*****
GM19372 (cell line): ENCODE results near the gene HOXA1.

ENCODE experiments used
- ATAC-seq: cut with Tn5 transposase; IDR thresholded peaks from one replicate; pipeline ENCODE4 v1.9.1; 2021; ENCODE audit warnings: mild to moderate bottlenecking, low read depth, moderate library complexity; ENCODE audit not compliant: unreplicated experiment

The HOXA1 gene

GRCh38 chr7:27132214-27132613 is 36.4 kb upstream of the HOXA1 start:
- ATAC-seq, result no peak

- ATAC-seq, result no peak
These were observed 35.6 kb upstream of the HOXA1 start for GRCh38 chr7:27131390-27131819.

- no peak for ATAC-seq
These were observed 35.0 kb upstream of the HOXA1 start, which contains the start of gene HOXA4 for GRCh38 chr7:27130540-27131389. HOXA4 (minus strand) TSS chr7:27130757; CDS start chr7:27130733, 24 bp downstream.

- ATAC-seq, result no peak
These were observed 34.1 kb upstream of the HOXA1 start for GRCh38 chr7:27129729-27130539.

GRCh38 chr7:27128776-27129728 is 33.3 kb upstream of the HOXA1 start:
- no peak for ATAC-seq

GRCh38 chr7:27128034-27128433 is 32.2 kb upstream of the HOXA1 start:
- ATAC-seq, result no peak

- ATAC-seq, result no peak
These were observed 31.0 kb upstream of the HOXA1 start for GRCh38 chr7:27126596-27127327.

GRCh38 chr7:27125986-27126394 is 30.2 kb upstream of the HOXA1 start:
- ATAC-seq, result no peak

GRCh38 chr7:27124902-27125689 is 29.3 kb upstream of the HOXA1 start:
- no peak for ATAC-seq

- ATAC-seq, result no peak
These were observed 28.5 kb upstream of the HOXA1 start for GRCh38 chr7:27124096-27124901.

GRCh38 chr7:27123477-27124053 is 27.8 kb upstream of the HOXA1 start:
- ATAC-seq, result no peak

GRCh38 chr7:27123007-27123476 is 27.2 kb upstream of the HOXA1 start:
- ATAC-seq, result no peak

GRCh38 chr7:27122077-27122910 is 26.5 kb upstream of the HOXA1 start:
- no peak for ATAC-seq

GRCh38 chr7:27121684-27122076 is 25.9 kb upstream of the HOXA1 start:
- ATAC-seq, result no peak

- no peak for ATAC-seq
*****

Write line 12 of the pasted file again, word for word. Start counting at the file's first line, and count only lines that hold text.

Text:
These were observed 34.1 kb upstream of the HOXA1 start for GRCh38 chr7:27129729-27130539.